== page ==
"Oxidization is a perfectly normal and safe occurrence," Beauchamp says. Spoilage can occur if there's too much oxygen or too long of an exposure, she says.

You Won’t Always Be Able to Know if Meat Is Bad

You can usually — but not always — tell when food has spoiled, Amidor says. "Older folks may not see or taste as well as they once did and they may not be able to taste or smell anything that is off."


But it's also important to note that spoilage bacteria — that is, the bacteria that change food's smell, texture or appearance — are different from the pathogenic bacteria, aka the bacteria that cause foodborne illness, per the USDA.

These pathogenic bacteria are not detectable with your senses, according to the USDA. This basically means that pork chops or ribs that don't smell funny could still have gone bad.


"That is why it is important to practice time and temperature with all these foods when preparing and handling," Amidor says. Bacteria grow quickly at the "danger zone" temperature (between 40 degrees and 140 degrees Fahrenheit), per the USDA.

And the ensuing foodborne illness can range from uncomfortable to deadly. Each year, there are around 3,000 deaths and 48 million illnesses due to foodborne illness, per the USDA. Eating contaminated pork specifically causes 82 deaths, 2,900 hospitalizations and 525,000 infections in the United States every year, per estimates in an October 2017 study in the journal Epidemiology and Infection.

Eating food that contains pathogenic bacteria and risking food poisoning simply isn't worth it.

"As the saying goes, 'when in doubt, toss it out,'" Amidor says — discard meat that's been exposed to temperatures above 40 degrees Fahrenheit for over 2 hours, as it could be contaminated, per the USDA. "Pork, poultry, meat, even tofu are all high-risk foods that can certainly lead to foodborne illness if not handled properly," Amidor says.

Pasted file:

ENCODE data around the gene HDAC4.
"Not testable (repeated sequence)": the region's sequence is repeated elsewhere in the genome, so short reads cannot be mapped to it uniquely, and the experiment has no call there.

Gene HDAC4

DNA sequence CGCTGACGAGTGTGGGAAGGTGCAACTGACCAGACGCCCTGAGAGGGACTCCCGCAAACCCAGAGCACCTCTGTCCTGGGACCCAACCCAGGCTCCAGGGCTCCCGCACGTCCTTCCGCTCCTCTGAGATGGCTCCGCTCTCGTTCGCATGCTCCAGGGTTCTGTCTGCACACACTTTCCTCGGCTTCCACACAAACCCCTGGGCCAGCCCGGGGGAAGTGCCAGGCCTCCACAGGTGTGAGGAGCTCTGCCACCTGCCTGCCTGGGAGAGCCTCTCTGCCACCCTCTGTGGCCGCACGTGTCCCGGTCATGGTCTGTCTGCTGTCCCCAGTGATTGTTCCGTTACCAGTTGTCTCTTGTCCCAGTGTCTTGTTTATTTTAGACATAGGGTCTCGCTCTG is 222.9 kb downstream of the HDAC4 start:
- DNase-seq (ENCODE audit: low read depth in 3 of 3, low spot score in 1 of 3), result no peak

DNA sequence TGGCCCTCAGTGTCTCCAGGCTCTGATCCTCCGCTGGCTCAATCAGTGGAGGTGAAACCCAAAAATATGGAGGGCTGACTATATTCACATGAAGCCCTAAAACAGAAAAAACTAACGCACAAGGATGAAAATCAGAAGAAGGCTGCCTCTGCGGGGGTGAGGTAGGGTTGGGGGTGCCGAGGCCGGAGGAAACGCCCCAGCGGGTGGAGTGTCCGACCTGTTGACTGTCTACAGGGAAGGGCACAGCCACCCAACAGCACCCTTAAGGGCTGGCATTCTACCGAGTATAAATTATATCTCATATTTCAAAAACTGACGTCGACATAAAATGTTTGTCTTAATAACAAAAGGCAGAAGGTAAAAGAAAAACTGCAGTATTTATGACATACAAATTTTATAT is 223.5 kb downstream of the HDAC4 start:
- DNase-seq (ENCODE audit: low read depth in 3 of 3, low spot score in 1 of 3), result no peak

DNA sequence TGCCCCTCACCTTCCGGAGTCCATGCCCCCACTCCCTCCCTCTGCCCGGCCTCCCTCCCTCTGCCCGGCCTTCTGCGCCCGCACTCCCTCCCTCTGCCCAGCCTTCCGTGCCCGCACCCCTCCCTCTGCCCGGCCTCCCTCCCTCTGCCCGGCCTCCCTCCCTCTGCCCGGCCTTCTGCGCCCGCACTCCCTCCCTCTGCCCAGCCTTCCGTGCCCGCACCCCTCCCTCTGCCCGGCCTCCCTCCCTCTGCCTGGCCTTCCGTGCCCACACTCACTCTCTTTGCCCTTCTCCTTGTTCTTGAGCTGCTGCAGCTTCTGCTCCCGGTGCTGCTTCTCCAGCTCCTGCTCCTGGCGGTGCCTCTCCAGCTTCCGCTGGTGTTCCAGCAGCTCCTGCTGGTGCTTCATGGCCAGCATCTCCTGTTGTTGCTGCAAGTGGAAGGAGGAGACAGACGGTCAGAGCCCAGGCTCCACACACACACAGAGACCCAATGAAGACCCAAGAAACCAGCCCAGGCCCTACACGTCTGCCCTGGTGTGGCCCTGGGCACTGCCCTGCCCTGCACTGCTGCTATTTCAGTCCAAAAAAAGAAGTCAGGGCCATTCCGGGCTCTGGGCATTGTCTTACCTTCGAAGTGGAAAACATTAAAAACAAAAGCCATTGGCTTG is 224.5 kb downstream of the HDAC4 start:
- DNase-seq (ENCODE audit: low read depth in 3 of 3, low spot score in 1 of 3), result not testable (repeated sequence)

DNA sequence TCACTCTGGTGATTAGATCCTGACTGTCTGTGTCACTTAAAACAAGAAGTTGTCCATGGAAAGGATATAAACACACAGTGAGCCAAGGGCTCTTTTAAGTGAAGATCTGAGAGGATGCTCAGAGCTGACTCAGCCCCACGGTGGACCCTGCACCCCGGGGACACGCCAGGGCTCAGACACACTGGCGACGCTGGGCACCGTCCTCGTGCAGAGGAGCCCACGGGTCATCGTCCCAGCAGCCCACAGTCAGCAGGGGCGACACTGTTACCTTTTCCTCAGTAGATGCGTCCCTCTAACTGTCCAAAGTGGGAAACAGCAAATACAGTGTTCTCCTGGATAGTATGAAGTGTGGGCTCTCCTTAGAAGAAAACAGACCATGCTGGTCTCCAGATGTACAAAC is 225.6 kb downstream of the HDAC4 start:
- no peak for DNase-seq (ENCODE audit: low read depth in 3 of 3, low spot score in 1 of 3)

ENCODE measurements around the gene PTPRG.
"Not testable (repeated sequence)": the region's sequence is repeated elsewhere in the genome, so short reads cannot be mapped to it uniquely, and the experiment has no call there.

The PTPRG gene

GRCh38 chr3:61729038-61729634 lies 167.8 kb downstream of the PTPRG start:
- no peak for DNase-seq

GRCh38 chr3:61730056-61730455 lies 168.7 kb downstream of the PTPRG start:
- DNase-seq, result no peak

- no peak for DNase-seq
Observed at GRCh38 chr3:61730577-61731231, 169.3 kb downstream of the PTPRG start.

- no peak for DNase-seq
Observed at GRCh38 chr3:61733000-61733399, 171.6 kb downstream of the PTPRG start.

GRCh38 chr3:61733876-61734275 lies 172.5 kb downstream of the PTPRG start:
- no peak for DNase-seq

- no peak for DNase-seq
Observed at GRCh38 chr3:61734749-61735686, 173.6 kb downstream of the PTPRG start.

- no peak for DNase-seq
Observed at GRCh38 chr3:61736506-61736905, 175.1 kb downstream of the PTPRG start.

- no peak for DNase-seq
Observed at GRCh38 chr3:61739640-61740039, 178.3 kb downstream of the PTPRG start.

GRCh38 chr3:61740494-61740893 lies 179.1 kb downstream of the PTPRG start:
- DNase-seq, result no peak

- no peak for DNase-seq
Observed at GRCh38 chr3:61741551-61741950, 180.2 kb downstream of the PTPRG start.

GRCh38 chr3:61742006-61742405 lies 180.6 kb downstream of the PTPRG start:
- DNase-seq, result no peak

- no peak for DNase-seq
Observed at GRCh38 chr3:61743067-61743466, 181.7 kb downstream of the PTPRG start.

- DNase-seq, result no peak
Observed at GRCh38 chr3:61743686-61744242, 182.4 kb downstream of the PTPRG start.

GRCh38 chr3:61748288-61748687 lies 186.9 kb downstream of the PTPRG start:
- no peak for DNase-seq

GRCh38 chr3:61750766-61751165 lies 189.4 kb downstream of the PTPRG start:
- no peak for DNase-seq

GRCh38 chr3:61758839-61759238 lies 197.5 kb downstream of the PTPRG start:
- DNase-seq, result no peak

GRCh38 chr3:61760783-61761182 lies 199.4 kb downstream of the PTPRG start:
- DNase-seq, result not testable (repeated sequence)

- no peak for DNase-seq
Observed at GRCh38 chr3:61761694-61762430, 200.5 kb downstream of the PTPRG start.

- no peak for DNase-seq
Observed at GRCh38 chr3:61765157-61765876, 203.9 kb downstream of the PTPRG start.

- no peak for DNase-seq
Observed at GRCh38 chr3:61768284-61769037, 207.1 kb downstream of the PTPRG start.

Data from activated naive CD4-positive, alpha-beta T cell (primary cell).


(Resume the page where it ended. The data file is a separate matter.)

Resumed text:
Follow These Strategies to Prevent Pork Spoilage

  • Keep it cold:‌ Meat should be refrigerated at temperatures below 40°F, per the USDA. Make sure to place pork in the fridge — or freezer — as soon as you get home from the supermarket.
  • Check the packaging:‌ "When buying pork, do not purchase anything with broken cartons, dirty wrappers, torn packaging and broken seals," Amidor says.
  • Freeze what you won't be using immediately:‌ If you won't be eating the pork you've purchased within two or three days, rewrap and freeze it, Beauchamp recommends. "Freezing products halt the growth of bacteria, which will give the item a longer shelf life. Once you defrost an item, plan to use it within 3 or so days," she says.
  • Be careful about thawing:‌ Thaw meat in the fridge, in cold water or in the microwave, not on the counter or in hot water, per the USDA. You can cook pork in the oven or on the stove or grill without thawing it; however, if you're using a slow cooker, it needs to be completely thawed first.